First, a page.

The Moving Picture: Follow the Format

Many of the questions I get from readers and see on Web forums relate to confusion about the formats and file types used in the video production process. Briefly, a format defines the file structure, or how the information is presented in the file. Different formats, like the Video for Windows and QuickTime formats, use unique file extensions (AVI and MOV), and different ways of storing the audio, video, and other data contained in the file.

Most programs tend to shield you from this minutiae, but sometimes it really helps to know what’s going on under the hood. The best way to learn these details is to follow the formats through a typical production cycle. Let’s start with what happens inside a DV camcorder. DV camcorders convert information captured through the lens into digital data stored in DV format using the DV codec.

In contrast to a format, a codec is a compression technology, pure and simple. When you capture DV video and store it as an AVI file on a Windows computer (or as an MOV file on a Mac), the computer stores the exact compressed audio/video data received from the camera, changing only format-related stuff like file extension. Accordingly, capturing DV video is more accurately called a file transfer, like copying a file from one computer to another.

Some call this a “lossless” transfer, because no information is lost in the process. Contrast this with capturing video from an analog camcorder, where the video first must be converted from analog to digital format and then compressed for storage on the computer. Both steps involve some “loss” of data, as well as a plethora of confusing settings I’m glad I don’t have to deal with anymore.

However, just because the transfer from DV camera to computer is “lossless” doesn’t mean that the DV codec itself is lossless. Rather, the DV codec uses a stream of frames compressed with JPEG compression, the technology used for most pictures on the Web. JPEG is a “lossy” compression technology, which means that it irrevocably discards information during compression.

The DV codec, however, uses a relatively modest compression ratio of about 5:1, in contrast to 60-70:1 for many web-based pictures. Though this means that the data rate of DV video is high (about 3.6 megabytes per second), it also translates to near-perfect quality. Technically, the DV codec is lossy, but practically, it’s as close to lossless as you can get in a reasonably priced camcorder. Since the DV codec uses a simple sequence of JPEG frames, it’s also easy to process, which means that even low-powered computers can edit DV video with good responsiveness.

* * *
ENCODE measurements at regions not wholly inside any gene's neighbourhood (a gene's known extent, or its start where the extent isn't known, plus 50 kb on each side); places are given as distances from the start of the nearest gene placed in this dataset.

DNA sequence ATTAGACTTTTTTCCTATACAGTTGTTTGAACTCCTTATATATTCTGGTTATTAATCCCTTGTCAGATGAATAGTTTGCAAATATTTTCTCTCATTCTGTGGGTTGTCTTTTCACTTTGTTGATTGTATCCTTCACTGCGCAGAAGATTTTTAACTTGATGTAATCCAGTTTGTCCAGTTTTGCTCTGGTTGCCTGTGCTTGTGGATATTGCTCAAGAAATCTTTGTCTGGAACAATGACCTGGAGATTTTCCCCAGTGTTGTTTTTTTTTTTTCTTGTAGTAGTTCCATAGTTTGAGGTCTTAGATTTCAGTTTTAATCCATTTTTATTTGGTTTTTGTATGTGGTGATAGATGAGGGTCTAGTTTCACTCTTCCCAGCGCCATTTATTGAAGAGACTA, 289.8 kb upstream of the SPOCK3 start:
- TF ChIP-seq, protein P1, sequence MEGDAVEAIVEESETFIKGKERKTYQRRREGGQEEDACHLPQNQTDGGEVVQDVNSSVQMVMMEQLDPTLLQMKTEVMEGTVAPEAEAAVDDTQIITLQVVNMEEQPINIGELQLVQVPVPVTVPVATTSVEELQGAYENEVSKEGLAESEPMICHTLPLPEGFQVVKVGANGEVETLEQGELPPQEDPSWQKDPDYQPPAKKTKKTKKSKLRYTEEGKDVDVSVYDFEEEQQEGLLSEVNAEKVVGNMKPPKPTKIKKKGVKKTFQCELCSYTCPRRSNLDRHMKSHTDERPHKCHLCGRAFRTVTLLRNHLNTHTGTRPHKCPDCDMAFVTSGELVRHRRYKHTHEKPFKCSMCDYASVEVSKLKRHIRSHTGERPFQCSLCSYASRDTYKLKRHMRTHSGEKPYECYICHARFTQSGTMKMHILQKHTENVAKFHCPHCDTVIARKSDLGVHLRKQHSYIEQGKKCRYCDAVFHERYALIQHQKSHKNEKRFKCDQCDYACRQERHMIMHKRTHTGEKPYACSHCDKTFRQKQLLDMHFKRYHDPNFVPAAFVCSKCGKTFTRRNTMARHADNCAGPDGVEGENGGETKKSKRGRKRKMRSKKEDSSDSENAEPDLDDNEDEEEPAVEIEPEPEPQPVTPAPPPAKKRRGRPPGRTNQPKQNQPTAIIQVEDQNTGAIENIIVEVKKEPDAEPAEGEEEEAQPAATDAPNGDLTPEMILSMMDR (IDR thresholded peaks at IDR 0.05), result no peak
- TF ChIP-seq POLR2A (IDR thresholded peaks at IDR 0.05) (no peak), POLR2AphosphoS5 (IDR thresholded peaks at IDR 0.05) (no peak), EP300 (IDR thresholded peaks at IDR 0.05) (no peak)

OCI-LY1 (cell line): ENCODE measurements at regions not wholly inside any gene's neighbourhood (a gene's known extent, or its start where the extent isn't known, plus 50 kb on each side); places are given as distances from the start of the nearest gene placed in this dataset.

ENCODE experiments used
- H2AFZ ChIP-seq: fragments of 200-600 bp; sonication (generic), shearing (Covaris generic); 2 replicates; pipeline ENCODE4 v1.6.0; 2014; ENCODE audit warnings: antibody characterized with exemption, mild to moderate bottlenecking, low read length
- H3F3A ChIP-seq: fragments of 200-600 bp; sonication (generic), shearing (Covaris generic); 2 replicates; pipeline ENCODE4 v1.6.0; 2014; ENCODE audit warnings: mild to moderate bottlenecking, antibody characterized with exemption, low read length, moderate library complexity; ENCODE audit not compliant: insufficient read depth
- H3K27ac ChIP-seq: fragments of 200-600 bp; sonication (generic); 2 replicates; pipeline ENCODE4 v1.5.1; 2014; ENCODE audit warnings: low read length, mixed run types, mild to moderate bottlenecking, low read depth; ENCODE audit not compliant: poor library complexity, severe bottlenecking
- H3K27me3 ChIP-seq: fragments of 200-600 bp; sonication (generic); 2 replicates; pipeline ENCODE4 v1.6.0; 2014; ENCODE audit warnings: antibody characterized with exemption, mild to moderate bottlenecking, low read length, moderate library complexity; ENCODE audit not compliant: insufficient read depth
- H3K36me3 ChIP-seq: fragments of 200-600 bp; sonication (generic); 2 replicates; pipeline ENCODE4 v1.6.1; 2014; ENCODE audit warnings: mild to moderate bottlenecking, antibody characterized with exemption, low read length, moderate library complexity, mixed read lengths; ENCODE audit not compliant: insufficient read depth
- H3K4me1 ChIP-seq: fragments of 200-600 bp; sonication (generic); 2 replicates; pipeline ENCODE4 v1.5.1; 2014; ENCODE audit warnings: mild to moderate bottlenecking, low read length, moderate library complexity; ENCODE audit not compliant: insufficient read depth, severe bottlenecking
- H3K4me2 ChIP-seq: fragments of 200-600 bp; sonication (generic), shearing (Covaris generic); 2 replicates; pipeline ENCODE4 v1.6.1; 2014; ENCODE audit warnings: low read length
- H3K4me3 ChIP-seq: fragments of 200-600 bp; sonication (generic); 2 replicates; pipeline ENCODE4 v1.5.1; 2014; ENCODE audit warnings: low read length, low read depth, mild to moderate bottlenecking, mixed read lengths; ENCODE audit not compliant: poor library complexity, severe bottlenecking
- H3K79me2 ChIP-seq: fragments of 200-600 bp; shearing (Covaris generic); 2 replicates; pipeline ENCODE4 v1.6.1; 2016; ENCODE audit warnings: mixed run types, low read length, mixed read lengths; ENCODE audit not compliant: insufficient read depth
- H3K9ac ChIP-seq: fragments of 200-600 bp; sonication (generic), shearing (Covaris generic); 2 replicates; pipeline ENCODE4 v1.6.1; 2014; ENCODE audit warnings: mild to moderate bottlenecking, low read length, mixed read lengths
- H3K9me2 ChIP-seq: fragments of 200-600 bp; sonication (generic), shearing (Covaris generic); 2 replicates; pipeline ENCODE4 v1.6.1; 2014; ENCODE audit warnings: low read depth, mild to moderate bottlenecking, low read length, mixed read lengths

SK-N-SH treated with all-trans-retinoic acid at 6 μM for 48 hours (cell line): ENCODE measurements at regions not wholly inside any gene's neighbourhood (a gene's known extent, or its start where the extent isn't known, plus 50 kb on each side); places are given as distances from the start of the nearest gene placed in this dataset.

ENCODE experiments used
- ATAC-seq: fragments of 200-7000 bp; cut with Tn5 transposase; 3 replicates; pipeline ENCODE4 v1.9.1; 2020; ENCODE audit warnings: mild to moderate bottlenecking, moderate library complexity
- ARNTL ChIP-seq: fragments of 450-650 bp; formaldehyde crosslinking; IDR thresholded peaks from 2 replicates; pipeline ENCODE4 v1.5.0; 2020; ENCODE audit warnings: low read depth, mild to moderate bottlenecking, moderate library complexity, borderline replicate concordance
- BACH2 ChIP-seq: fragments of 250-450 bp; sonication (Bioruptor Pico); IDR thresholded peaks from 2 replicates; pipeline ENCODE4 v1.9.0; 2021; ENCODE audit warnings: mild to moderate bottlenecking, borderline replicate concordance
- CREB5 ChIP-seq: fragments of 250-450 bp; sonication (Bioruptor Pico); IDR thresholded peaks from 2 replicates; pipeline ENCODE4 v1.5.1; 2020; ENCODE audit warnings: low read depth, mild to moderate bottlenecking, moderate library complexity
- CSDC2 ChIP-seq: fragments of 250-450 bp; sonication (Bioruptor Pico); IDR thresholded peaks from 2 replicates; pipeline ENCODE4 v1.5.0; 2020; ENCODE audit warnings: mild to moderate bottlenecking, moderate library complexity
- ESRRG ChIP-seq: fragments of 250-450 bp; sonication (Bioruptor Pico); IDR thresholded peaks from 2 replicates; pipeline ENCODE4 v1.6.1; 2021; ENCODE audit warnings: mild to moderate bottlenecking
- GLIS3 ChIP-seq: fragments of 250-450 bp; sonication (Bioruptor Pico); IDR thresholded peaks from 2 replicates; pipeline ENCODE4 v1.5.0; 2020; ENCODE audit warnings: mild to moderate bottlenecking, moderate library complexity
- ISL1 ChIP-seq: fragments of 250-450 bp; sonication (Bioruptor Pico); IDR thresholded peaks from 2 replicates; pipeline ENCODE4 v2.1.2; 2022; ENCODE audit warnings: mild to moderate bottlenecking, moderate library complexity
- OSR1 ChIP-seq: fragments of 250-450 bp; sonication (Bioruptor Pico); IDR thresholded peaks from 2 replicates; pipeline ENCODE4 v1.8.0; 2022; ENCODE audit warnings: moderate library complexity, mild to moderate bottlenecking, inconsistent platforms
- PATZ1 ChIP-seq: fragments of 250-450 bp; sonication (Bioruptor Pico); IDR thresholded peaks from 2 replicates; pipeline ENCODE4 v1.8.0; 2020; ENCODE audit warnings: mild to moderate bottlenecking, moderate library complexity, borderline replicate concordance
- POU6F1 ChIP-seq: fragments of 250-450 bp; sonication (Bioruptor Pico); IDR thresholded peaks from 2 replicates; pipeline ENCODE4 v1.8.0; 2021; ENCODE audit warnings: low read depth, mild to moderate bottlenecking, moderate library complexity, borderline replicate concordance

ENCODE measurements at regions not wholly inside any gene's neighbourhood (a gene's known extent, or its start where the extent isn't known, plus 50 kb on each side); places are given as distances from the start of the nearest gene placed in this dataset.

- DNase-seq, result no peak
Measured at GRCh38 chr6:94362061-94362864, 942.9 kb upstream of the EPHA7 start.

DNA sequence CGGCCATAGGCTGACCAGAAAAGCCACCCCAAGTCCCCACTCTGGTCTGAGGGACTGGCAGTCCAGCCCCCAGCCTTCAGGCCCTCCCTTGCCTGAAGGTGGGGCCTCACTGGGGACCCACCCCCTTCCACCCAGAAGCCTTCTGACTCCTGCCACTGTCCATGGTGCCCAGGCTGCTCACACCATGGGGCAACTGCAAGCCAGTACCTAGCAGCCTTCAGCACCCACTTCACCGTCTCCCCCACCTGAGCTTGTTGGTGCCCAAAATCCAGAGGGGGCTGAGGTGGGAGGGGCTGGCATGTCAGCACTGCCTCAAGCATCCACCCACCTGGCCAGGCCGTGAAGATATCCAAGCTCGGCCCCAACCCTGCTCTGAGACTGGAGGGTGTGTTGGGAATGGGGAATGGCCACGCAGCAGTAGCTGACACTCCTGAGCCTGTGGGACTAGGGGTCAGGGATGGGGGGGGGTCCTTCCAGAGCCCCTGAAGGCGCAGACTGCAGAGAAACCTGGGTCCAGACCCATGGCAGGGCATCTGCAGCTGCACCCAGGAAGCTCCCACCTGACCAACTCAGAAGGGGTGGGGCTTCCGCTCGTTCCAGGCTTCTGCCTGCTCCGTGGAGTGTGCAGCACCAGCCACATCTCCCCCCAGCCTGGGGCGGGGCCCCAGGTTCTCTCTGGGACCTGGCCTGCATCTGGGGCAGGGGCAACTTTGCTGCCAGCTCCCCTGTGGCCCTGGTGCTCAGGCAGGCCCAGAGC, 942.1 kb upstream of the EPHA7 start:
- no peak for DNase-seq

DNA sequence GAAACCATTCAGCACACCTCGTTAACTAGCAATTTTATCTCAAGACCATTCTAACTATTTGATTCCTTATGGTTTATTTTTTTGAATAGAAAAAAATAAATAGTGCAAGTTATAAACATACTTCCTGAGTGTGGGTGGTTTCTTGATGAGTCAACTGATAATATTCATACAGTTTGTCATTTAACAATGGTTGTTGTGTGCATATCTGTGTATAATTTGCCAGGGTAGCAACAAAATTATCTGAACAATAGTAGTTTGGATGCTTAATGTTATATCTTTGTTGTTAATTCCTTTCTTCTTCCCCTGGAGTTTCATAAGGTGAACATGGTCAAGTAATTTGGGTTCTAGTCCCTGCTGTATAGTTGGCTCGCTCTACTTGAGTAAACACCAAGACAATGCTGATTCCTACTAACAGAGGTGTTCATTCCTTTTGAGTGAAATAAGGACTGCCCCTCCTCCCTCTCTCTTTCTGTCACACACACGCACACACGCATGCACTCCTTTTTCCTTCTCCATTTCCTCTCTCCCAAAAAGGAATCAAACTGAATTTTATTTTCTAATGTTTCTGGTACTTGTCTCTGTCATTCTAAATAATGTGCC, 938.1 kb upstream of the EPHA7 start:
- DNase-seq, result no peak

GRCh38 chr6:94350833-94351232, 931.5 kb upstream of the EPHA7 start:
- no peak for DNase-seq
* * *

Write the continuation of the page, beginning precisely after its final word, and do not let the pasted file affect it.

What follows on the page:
Let’s contrast both the quality and editability of DV with another lossy codec/format, MPEG-2, used on some camcorders and video capture devices (mostly external units like the Plextor ConvertX reviewed in the April EMedia [pp.42-43]). While MPEG-2 compression is scalable, the data rate usually ranges from about 1-1.6 megabytes per second. Though much more compact than DV, the immutable rule of lossy compression—the more you compress the more you lose— means that the quality of MPEG-2 video is lower than DV, even at the highest data rate ranges.

In addition, MPEG-2 uses a complicated compression system that is much more difficult for computers to manage during editing. Throw a DV file on a timeline on virtually any computer, and trimming, splitting, and other edits are near instantaneous. Edit an MPEG-2 file on the same computer, and you’ll instantly notice a sluggishness that slows editing significantly.

This highlights the critical distinction between a “capture” codec and a “delivery” codec. The ideal capture codec, DV, captures at the highest possible quality and is responsive on the timeline. The ideal delivery codec provides the best possible quality under the constraints imposed by the delivery system. For example, while definitely second rate as a capture codec, MPEG-2 works well as the delivery codec for DVDs.

What lessons can we draw from this dichotomy? First, when choosing a camcorder, buy DV if you’re shooting to edit. Second, when buying a capture device (for DV or analog video), choose one that can capture in DV format. The only exception is when converting tapes to DVD with minimal editing; in these instances, choose a capture device with on-board, hardware-based MPEG-2 encoding, which produces better quality than software-based MPEG-2 encoding options now available on most video editors.

Back to our production workflow, after capture, your video editor works with the captured files in their original format, rendering into your chosen format as the final production step. Which format and codec to choose?

Here the tables turn on DV. Though the quality is grand, the 3.6 MB/second data rate is too large to conveniently distribute. Thus, you have to choose a different option.

In some instances, your choice is dictated by the platform, as with MPEG-2 and DVD. In other instances, say for Web delivery, or high bit-rate hard disk playback, you have many more options, with your choice dictated by a range of factors, including quality at the target bit rate, streaming server type, and whether the file will be embedded into PowerPoint or other specific use.

We discussed some of these options in “Framing B2B Video,” in the April issue [pp.24-30]. For now, the critical point is to understand why there needs to be an orderly flow from capture to delivery codec, and to arrange your workflow accordingly.

About Jan Ozer

I help companies train new technical hires in streaming media-related positions; I also help companies optimize their codec selections and encoding stacks, and evaluate new encoders and codecs.

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